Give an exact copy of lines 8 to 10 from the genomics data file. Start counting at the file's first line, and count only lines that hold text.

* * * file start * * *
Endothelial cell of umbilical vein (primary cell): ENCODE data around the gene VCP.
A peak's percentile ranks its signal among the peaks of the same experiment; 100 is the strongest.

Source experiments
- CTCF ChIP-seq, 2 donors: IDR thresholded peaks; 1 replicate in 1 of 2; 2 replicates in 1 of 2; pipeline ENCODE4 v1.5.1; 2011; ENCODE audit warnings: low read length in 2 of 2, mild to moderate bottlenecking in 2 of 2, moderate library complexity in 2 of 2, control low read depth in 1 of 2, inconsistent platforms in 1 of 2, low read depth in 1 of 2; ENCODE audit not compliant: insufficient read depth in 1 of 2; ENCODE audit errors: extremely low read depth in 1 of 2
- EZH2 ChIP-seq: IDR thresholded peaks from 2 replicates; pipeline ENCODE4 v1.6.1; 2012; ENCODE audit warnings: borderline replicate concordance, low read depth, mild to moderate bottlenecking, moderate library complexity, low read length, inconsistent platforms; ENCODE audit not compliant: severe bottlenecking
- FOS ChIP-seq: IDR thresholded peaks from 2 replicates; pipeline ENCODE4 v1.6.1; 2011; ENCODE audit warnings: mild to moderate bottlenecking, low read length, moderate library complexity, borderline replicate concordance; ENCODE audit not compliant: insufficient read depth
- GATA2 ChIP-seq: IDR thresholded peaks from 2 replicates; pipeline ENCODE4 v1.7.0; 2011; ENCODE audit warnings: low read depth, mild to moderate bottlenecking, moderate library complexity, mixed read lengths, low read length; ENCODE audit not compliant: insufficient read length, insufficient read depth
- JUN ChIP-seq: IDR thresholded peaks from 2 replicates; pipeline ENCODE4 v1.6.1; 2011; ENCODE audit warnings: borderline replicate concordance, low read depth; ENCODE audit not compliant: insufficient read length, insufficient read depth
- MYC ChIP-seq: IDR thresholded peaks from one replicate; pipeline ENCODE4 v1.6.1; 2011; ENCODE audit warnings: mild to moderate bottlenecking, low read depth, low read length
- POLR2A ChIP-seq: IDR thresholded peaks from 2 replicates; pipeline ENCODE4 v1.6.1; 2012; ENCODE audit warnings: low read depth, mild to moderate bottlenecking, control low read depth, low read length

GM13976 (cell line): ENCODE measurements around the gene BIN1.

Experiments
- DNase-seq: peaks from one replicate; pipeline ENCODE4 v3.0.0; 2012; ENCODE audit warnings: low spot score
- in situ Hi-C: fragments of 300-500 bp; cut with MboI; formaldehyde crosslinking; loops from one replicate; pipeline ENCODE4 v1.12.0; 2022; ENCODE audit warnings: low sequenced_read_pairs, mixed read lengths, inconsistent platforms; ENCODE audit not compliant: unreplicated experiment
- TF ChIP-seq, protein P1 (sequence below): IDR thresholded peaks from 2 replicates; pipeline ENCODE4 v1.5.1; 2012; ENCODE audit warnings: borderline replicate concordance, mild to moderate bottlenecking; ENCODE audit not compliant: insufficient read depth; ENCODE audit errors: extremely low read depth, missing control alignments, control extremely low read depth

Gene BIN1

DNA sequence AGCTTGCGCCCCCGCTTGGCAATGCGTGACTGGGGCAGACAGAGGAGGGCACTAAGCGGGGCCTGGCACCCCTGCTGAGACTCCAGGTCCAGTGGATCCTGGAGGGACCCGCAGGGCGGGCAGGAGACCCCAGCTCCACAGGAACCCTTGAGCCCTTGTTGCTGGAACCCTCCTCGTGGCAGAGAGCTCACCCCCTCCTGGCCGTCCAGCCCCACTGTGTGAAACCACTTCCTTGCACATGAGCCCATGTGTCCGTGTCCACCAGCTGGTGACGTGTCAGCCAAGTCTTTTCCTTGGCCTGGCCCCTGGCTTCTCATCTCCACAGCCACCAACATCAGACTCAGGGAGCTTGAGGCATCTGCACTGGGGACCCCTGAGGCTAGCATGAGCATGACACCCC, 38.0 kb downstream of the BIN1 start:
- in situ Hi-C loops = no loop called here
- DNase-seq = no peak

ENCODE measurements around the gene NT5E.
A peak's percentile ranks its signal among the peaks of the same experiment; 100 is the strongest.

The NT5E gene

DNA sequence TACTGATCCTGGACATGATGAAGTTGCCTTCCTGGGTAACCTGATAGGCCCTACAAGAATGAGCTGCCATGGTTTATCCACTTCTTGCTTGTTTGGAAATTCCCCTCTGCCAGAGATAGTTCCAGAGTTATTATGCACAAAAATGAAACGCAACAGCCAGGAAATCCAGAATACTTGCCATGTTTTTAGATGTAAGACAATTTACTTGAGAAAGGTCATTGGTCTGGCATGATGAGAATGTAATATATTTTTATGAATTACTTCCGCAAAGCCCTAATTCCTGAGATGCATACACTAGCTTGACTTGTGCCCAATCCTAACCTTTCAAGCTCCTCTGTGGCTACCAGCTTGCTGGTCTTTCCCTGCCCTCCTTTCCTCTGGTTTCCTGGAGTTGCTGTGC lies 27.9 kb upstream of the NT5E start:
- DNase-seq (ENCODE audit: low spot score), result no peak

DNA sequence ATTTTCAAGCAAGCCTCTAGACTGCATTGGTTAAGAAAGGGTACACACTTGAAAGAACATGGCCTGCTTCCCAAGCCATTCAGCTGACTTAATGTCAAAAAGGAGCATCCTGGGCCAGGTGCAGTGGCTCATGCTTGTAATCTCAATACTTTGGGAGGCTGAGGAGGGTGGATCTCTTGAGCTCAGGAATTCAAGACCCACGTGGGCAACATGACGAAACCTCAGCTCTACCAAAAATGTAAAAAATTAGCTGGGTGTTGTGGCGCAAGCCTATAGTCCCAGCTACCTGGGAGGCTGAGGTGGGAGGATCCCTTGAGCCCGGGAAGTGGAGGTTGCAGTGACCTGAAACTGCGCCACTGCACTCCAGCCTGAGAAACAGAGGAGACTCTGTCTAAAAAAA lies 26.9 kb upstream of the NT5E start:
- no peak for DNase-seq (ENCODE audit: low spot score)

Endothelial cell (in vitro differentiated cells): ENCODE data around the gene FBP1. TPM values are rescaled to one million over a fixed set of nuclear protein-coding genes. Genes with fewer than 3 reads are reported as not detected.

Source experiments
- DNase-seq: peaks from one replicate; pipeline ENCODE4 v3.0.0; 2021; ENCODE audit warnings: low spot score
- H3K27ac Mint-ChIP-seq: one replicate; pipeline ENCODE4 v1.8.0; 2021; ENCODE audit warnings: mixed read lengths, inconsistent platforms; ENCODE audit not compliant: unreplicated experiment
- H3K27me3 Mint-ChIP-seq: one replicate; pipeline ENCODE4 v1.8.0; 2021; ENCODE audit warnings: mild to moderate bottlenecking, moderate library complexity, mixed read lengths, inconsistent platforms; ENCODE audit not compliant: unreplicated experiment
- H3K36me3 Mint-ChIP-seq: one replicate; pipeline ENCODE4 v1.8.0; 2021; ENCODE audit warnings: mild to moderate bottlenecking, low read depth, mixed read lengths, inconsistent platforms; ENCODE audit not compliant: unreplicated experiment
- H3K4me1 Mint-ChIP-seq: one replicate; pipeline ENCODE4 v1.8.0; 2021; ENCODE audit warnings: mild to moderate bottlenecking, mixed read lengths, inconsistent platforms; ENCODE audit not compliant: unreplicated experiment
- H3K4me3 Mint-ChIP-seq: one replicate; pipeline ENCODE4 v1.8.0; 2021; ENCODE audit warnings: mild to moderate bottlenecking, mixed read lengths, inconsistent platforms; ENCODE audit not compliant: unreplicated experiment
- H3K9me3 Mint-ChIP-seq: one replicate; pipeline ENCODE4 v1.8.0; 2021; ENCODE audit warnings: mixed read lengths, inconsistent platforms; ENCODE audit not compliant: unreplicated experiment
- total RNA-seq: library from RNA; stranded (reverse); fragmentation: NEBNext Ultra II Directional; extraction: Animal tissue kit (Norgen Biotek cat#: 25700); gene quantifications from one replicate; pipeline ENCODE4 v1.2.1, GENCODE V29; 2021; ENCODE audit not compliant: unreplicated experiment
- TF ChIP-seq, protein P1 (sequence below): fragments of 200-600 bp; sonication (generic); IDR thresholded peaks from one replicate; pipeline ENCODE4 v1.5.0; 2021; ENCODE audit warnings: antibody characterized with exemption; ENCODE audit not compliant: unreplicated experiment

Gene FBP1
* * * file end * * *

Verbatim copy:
- JUN ChIP-seq: IDR thresholded peaks from 2 replicates; pipeline ENCODE4 v1.6.1; 2011; ENCODE audit warnings: borderline replicate concordance, low read depth; ENCODE audit not compliant: insufficient read length, insufficient read depth
- MYC ChIP-seq: IDR thresholded peaks from one replicate; pipeline ENCODE4 v1.6.1; 2011; ENCODE audit warnings: mild to moderate bottlenecking, low read depth, low read length
- POLR2A ChIP-seq: IDR thresholded peaks from 2 replicates; pipeline ENCODE4 v1.6.1; 2012; ENCODE audit warnings: low read depth, mild to moderate bottlenecking, control low read depth, low read length